Halo Canezo of Troy stands atop the podium at the Dominican Open Taekwondo competition after receiving her gold medal at the event.

Halo Canezo of Troy stands atop the podium at the Dominican Open Taekwondo competition after receiving her gold medal at the event.

Photo provided by Amul Gorkhali

Troy taekwondo students shine on the world stage

By: Brendan Losinski | Troy Times | Published March 23, 2024


TROY — Four Everest Taekwondo students were recently recognized by the Troy City Council for their recent and upcoming achievements, including at the national and international levels.

“I started taekwondo when I was 4 years old at a different school,” said taekwondo student Halo Canezo, who is a freshman at Troy High School. “Around COVID, I went to Everest. It was very different, so it was different to spar. I was scared of sparring at first and wasn’t confident in myself, but once we started, my coach and teammates helped show me I had potential in this sport. … It feels good to train, and this is a place where I can show that I am good at something.”

“Halo had a huge year. She made the National Team for the second year,” added her coach, Amul Gorkhali. “She won several competitions, won the National Athlete of the Year for Amateur Athletic Union for taekwondo and Michigan Athlete of the Year for taekwondo. She also will be going to Mexico to represent the national team. She got to go to the Pan Am Championship last year, which is the biggest competition she can go to at her age, and she won bronze there. She competed in the under 41 kg category.”

Viktoria Chernolutsky, a junior at International Academy, was another of Everest’s recent champions.

“Viktoria has possibly the biggest accomplishment,” said Gorkhali. “She won the team trial in January, so she will represent the United States in Korea at the Junior World Championship in October. She is the first high school junior to do so from the state of Michigan. She competed in under 49 kg.”

“My parents introduced me to taekwondo. When I started, I didn’t even know what it was. When I started competing, I got really into it. When I got to Everest, it became part of my life. It’s not just a sport, it’s a big part of my life. It’s brought my family closer, and I have made so many friends,” said Chernolutsky. “I think the key is finding your motivation. You need to find what drives you. Taekwondo was the sport I found that I connected with the most. Nothing else pushed me as hard, but I found the passion to keep going and achieve.”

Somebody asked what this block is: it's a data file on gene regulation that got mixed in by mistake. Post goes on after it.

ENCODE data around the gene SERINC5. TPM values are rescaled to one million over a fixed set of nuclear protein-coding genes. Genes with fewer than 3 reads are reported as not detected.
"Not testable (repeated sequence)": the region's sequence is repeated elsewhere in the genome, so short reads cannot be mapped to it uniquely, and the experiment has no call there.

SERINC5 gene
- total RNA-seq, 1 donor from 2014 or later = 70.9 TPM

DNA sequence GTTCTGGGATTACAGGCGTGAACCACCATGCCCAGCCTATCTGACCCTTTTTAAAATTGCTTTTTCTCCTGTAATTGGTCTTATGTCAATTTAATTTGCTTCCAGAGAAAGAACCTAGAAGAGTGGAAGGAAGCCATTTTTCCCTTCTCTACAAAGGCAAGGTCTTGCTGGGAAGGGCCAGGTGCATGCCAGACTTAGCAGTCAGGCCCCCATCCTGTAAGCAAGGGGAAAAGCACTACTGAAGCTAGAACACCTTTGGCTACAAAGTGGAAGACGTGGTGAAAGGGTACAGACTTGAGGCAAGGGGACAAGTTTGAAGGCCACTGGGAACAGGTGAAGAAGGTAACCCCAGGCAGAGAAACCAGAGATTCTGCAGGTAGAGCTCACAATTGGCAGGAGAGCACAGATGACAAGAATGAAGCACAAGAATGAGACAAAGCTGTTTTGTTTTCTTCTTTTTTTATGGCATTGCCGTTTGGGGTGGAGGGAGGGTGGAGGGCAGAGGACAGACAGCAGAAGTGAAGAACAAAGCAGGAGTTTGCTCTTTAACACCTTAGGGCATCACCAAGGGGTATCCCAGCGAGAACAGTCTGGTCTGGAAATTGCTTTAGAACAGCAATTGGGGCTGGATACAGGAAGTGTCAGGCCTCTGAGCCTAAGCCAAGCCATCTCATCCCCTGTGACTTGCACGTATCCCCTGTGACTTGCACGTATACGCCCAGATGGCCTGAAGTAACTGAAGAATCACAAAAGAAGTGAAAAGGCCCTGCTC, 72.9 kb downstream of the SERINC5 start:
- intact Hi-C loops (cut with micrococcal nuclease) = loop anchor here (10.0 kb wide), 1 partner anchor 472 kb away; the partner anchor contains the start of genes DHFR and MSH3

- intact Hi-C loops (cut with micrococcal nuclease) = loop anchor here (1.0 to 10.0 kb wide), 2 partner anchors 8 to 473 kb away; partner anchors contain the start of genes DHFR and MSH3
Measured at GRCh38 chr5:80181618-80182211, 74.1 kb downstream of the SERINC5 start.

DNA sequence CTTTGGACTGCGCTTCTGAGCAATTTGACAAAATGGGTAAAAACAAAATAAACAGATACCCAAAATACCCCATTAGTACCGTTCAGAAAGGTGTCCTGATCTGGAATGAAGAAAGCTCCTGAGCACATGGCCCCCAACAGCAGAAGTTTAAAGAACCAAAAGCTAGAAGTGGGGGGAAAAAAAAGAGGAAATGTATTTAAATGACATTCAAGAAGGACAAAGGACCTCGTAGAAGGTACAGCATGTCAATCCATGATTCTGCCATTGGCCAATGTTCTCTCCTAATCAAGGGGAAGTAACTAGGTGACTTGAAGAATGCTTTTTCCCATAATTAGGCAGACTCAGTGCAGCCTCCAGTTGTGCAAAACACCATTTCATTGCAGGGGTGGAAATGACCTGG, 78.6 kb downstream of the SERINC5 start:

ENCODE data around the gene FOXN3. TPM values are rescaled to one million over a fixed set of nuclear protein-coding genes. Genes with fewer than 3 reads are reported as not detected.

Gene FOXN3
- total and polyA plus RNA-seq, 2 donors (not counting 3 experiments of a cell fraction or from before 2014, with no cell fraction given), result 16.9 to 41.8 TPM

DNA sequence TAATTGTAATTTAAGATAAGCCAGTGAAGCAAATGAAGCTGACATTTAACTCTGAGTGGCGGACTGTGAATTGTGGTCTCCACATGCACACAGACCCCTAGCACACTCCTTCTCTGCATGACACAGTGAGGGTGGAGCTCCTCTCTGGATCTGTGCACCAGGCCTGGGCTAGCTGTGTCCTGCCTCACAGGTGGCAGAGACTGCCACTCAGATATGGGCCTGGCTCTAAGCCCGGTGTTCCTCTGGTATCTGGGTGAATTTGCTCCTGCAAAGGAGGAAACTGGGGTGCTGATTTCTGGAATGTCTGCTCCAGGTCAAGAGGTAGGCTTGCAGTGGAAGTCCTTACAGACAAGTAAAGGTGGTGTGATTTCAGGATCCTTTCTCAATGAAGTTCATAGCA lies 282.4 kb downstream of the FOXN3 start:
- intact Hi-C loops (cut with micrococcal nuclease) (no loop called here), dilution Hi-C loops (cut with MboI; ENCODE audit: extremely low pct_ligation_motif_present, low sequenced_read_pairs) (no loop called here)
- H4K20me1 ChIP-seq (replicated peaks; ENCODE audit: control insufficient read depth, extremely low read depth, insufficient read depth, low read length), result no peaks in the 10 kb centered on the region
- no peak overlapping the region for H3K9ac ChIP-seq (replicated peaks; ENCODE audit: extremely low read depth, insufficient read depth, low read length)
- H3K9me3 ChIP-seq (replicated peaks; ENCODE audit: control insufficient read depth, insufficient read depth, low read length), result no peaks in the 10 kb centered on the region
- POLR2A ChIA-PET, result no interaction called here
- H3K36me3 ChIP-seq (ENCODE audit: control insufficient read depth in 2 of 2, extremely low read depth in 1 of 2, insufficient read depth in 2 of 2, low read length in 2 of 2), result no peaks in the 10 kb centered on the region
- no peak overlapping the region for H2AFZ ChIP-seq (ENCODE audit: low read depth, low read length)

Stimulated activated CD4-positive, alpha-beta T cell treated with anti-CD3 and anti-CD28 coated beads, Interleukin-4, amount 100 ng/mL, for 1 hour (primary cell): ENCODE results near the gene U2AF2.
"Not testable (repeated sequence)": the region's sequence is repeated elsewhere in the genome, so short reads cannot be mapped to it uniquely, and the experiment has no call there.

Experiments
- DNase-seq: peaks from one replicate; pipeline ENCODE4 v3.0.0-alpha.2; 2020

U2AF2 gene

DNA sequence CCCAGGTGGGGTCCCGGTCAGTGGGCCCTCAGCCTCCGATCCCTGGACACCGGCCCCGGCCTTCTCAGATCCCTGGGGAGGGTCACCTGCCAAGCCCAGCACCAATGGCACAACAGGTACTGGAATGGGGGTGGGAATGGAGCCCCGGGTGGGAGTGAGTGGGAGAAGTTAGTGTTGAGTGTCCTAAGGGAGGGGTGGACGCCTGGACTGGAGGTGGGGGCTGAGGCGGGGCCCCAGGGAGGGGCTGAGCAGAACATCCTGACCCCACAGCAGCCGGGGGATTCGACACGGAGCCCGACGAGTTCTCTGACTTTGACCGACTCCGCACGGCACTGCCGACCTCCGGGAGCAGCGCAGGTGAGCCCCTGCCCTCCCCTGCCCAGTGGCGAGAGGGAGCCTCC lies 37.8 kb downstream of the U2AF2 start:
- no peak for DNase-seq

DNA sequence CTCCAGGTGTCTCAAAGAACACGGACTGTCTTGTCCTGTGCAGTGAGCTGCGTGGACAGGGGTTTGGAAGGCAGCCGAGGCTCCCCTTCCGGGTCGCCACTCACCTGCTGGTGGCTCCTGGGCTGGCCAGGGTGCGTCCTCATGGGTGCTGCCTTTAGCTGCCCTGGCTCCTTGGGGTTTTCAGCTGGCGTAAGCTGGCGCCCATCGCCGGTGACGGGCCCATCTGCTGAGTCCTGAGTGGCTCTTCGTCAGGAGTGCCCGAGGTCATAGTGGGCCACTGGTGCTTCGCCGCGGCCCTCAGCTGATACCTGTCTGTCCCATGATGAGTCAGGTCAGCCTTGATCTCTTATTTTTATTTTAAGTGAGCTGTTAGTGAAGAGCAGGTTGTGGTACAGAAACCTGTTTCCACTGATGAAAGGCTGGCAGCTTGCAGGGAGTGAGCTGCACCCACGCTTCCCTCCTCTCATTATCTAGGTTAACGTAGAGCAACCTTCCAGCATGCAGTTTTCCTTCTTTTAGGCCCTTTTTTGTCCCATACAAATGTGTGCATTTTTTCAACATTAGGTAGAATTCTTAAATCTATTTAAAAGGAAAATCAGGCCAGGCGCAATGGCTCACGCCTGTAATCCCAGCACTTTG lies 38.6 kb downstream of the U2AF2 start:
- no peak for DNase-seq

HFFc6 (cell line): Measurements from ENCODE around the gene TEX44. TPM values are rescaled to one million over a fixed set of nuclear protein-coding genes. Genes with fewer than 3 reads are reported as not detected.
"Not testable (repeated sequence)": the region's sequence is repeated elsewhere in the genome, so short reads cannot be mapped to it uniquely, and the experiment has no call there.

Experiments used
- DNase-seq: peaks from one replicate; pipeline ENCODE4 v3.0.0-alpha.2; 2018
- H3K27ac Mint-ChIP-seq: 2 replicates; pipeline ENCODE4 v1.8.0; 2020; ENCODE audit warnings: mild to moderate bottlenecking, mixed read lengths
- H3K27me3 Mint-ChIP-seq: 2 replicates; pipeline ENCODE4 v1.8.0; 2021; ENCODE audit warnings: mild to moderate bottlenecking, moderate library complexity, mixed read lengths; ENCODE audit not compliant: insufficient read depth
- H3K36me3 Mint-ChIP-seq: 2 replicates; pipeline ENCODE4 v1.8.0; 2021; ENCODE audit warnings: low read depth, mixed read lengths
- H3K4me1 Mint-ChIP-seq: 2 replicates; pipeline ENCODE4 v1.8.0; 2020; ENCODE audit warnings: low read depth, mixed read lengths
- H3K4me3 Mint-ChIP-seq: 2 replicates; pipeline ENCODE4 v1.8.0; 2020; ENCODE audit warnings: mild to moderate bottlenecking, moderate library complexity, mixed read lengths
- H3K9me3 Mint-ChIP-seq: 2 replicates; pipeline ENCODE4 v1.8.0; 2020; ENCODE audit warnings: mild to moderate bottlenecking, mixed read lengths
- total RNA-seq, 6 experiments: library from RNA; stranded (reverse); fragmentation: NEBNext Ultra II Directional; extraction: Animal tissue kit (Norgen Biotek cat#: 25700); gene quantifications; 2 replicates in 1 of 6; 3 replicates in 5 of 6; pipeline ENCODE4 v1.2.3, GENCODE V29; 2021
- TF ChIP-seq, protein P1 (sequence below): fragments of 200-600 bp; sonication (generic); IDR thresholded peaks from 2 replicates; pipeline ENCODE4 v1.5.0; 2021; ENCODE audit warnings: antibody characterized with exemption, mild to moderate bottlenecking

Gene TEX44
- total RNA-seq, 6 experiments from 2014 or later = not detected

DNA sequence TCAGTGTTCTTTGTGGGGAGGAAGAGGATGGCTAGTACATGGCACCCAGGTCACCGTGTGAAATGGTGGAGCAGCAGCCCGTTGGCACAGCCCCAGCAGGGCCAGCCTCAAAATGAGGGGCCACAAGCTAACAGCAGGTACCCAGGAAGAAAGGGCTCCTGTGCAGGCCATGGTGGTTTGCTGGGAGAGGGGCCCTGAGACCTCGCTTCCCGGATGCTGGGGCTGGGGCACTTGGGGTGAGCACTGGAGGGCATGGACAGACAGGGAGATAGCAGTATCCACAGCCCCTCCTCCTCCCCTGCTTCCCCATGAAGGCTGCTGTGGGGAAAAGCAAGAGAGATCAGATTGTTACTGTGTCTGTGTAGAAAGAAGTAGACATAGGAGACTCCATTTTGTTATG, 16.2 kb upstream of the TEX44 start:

Kyle Winnie, a sixth grader at Parkway Christian Middle School, and Sophia Derocha, an eighth grader at Larson Middle School, were also recently recognized.

“Sophia won nationals last year as a 12- to 14-year-old. She won the 2024 Michigan state championship individually in her division, which was junior under 49 kg, which is her weight category,” said Gorkhali. “Kyle is currently almost 12 years old, and he won nationals last year and won team trials, so he won a spot to become a national team member. He is the first 10- to 11-year-old from Michigan to earn a spot on the national team, and at the end of this month he will go to Mexico to compete with the national team. … We had Michigan Athlete of the Year at the state competition March 9. He competed in under 41 kg. … These four students are ranked as some of the top athletes in taekwondo in the country.”

Gorkhali believes that his students have achieved because Everest started with a strong foundation and then reinforces it with strong bonds between students.

“Our background has started with our dad,” he explained. “He is one of the top coaches in Nepal. He has had students go to the Olympics (and) win gold medals at the Asian Games, so we had his guidance and learned from him. … My brother, Anmol Gorkhali, is our other coach (at Everest) and won Coach of the Year from the (Amateur Athletic Union). We compete a lot more than most other schools, and while most schools have one or two students competing at that world-class level, we have 13 able to compete at that international level. That helps them push each other, teach each other and grow together. We travel together, we see each other like a family. We love to stay together in a big Airbnb or something. We love doing things together outside of taekwondo. It’s more than just a team.”

“My favorite moment is from the big tournaments when we are traveling as a team. Afterward, whether there are good or bad results, I love sharing those moments as a team,” said Canezo. “We’re going to the President’s Cup this week in Costa Rica, which lets us possibly qualify to the Pan Am competition. It’s a huge competition, and I feel like we have a chance to make it.”

Chernolutsky said that the aspect of a strong team also has helped her maintain confidence and push herself to new heights.

“My favorite moment was at a competition either right before or right after, and I hear the crowd, and my family is waving at me and my team is cheering for me,” she said. “Getting to stare back out … it is so amazing. It shows me I have a huge family and a great team who is helping me accomplish my dreams.”

Both Canezo and Chernolutsky said that taekwondo has taught them valuable lessons like determination, courage and the value of hard work.

“In the fall I’m competing in Korea on the world stage,” said Chernolutsky. “I am proud to represent Everest, Michigan and the United States. Taekwondo has changed my life. I fought last year with a broken finger. This sport has taught me determination. I received skills like time management, treating others well and discipline.”

“A lot of people don’t have confidence in themselves, but you can ask teammates or those helping you to back you up or give you support,” said Canezo. “When you’re in the ring, there’s a lot of pressure. In those moments, knowing that you have people behind you and you’ve practiced, can mean so much.”